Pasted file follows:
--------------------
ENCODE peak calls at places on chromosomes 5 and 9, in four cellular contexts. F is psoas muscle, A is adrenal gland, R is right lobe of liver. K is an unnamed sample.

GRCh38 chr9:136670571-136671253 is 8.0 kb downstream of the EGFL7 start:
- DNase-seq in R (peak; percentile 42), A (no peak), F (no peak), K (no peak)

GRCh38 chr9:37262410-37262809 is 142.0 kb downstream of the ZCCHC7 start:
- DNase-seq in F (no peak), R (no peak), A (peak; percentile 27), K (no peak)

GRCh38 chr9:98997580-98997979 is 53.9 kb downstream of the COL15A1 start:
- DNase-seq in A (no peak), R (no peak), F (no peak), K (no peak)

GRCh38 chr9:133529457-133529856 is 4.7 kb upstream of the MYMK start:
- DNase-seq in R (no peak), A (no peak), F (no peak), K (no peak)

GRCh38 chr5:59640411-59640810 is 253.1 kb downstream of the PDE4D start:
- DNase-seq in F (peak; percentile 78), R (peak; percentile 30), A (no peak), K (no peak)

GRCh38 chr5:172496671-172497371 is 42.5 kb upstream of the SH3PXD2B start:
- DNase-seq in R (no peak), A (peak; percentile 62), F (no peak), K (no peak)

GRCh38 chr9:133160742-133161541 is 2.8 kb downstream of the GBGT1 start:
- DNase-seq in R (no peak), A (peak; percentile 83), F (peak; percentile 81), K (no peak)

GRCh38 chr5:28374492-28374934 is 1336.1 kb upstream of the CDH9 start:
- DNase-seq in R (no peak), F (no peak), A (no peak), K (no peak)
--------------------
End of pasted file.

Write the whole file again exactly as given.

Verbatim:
ENCODE peak calls at places on chromosomes 5 and 9, in four cellular contexts. F is psoas muscle, A is adrenal gland, R is right lobe of liver. K is an unnamed sample.

GRCh38 chr9:136670571-136671253 is 8.0 kb downstream of the EGFL7 start:
- DNase-seq in R (peak; percentile 42), A (no peak), F (no peak), K (no peak)

GRCh38 chr9:37262410-37262809 is 142.0 kb downstream of the ZCCHC7 start:
- DNase-seq in F (no peak), R (no peak), A (peak; percentile 27), K (no peak)

GRCh38 chr9:98997580-98997979 is 53.9 kb downstream of the COL15A1 start:
- DNase-seq in A (no peak), R (no peak), F (no peak), K (no peak)

GRCh38 chr9:133529457-133529856 is 4.7 kb upstream of the MYMK start:
- DNase-seq in R (no peak), A (no peak), F (no peak), K (no peak)

GRCh38 chr5:59640411-59640810 is 253.1 kb downstream of the PDE4D start:
- DNase-seq in F (peak; percentile 78), R (peak; percentile 30), A (no peak), K (no peak)

GRCh38 chr5:172496671-172497371 is 42.5 kb upstream of the SH3PXD2B start:
- DNase-seq in R (no peak), A (peak; percentile 62), F (no peak), K (no peak)

GRCh38 chr9:133160742-133161541 is 2.8 kb downstream of the GBGT1 start:
- DNase-seq in R (no peak), A (peak; percentile 83), F (peak; percentile 81), K (no peak)

GRCh38 chr5:28374492-28374934 is 1336.1 kb upstream of the CDH9 start:
- DNase-seq in R (no peak), F (no peak), A (no peak), K (no peak)